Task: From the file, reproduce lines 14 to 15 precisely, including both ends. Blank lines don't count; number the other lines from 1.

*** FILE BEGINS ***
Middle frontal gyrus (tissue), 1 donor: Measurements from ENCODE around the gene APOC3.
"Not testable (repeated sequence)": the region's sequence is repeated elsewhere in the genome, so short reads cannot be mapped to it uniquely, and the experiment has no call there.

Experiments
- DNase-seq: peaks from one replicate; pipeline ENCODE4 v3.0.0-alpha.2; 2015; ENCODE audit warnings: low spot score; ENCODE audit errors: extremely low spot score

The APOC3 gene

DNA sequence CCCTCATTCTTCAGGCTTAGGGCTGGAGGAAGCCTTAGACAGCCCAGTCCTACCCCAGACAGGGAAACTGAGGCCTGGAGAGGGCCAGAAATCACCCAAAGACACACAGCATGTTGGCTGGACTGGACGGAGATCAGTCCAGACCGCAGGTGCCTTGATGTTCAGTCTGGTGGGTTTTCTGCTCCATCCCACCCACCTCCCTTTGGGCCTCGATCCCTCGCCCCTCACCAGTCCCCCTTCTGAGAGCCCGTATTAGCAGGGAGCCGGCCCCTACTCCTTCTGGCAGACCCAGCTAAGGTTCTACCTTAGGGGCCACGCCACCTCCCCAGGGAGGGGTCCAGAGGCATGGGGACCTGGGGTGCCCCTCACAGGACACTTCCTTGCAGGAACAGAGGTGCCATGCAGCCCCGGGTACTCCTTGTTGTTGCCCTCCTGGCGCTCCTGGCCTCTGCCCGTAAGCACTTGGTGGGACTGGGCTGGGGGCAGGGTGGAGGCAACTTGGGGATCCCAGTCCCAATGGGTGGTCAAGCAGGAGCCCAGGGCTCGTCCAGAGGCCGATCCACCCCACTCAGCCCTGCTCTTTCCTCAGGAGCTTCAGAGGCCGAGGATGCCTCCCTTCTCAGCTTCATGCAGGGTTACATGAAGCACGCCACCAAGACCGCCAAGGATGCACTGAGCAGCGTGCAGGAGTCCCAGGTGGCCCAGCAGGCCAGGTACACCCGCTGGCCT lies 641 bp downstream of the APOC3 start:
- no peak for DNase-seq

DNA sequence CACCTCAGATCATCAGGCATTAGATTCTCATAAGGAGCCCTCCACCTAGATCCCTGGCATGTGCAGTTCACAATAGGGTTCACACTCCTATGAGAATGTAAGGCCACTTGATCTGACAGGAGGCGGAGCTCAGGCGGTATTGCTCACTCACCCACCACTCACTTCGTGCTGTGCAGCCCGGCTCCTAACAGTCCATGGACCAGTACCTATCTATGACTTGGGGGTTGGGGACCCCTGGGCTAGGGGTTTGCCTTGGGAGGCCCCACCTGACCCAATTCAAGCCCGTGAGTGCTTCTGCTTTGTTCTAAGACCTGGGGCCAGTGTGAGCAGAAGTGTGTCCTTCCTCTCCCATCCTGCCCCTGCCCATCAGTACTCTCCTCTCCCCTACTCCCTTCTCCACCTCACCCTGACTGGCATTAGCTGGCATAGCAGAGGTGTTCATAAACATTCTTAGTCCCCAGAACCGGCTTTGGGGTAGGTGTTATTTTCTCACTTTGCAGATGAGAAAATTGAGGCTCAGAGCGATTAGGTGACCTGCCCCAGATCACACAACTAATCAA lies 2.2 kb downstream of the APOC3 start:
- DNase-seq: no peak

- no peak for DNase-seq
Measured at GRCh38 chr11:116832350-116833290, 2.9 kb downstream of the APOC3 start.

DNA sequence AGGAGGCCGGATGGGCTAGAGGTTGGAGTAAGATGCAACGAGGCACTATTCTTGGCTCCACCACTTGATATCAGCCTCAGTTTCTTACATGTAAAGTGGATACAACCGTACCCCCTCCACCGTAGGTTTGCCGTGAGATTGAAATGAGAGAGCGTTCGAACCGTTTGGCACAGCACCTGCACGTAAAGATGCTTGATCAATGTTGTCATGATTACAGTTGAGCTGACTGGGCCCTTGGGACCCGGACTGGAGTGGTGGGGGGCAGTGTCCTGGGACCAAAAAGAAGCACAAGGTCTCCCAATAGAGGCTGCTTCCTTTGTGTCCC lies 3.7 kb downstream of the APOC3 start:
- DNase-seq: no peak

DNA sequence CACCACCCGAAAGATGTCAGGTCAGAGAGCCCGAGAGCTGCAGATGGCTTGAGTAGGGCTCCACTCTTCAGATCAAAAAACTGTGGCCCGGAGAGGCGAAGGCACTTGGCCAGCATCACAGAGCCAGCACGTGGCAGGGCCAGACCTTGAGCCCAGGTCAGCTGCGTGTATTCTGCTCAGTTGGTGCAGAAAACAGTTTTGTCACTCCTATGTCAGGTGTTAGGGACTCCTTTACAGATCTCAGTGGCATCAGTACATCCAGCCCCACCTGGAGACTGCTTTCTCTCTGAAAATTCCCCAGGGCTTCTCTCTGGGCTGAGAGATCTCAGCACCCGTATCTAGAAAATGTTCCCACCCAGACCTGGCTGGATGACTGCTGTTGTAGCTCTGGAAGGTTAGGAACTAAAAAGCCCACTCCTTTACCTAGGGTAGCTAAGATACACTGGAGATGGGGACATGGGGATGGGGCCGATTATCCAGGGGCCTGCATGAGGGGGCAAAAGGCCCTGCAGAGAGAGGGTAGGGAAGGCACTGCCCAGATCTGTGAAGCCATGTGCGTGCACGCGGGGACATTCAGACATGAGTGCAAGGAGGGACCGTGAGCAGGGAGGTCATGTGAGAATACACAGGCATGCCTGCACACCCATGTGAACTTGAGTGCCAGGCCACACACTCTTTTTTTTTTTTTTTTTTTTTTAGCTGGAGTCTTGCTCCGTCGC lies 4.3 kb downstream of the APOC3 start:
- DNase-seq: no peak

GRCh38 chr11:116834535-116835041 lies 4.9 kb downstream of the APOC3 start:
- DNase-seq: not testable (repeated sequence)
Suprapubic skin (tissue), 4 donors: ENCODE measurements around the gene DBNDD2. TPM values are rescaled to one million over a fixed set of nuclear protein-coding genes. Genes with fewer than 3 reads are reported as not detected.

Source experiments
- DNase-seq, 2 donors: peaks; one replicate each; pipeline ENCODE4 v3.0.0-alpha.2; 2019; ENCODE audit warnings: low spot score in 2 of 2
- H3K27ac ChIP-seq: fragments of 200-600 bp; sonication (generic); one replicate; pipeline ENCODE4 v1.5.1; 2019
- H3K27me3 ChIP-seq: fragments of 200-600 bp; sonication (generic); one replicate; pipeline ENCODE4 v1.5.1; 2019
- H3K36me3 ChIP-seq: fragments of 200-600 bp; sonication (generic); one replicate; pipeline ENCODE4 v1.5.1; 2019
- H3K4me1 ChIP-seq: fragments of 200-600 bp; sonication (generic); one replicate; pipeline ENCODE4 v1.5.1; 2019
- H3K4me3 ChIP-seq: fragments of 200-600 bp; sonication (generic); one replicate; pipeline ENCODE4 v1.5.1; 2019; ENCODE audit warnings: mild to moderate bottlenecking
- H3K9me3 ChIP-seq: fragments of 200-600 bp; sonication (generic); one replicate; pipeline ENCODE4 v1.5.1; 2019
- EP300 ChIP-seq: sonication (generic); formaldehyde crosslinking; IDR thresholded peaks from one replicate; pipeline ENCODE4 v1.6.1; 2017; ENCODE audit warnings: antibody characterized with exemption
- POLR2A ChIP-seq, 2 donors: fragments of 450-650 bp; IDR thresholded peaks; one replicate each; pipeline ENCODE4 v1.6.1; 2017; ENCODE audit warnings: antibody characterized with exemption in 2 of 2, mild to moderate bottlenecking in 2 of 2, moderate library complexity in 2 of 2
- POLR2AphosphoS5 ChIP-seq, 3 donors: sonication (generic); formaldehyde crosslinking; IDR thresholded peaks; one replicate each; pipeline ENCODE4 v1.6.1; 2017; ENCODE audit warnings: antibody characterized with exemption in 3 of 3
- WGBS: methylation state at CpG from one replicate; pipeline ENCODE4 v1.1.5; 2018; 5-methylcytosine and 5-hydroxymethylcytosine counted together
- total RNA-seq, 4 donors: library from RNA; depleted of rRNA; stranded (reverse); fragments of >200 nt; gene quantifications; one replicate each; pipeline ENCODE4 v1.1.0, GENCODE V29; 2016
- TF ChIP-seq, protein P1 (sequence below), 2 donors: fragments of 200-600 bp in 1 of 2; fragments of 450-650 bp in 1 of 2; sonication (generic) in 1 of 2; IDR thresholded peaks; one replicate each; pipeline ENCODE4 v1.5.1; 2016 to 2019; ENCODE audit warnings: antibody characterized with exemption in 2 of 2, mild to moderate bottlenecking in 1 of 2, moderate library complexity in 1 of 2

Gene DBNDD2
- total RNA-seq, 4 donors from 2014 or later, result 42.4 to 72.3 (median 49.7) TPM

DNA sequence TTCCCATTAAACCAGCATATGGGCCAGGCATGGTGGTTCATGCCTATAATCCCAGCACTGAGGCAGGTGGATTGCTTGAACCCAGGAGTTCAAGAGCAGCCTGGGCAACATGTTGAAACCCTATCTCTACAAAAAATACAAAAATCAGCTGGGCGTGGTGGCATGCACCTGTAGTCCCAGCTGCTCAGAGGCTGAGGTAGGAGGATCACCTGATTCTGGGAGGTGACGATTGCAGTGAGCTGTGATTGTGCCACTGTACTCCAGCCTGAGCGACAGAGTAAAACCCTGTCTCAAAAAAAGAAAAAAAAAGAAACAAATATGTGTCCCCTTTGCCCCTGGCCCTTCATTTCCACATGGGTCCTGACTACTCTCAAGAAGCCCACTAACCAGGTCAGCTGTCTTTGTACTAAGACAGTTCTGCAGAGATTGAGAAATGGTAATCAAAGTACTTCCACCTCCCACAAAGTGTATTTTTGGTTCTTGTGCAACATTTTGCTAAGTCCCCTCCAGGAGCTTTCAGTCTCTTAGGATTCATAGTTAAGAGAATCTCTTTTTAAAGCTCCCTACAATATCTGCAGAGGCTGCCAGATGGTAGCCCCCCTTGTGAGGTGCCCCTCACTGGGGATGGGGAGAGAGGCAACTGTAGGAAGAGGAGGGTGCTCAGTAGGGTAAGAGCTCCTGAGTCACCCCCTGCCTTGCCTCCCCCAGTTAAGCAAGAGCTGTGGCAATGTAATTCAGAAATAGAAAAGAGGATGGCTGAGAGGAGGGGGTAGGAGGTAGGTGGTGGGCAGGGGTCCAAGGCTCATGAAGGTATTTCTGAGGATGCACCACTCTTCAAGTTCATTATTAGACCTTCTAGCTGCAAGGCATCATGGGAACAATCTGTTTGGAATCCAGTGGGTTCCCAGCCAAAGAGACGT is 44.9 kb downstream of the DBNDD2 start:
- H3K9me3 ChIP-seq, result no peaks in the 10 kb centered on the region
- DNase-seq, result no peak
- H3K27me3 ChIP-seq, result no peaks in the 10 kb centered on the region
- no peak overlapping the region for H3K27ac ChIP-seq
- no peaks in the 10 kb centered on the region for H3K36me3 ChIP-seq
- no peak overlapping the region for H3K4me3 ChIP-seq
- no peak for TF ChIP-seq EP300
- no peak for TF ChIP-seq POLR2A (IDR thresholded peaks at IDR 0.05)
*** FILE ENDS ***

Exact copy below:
DNA sequence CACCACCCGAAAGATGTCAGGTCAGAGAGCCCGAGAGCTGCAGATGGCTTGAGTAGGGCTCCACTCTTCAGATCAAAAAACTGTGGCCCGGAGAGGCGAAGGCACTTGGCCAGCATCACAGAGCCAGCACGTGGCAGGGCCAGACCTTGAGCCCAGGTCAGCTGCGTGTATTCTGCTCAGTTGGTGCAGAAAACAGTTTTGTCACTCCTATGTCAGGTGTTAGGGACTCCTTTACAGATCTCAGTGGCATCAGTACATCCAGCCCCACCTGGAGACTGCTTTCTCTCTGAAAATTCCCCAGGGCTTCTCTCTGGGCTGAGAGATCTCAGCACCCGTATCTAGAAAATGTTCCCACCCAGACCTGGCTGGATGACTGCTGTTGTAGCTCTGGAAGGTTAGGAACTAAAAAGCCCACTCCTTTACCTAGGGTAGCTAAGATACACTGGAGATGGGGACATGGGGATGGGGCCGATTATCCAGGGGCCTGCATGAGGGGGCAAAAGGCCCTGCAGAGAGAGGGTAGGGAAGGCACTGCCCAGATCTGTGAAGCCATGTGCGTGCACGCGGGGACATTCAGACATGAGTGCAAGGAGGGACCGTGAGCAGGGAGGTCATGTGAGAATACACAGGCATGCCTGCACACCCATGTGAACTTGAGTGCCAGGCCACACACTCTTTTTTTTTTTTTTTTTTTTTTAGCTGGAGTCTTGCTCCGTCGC lies 4.3 kb downstream of the APOC3 start:
- DNase-seq: no peak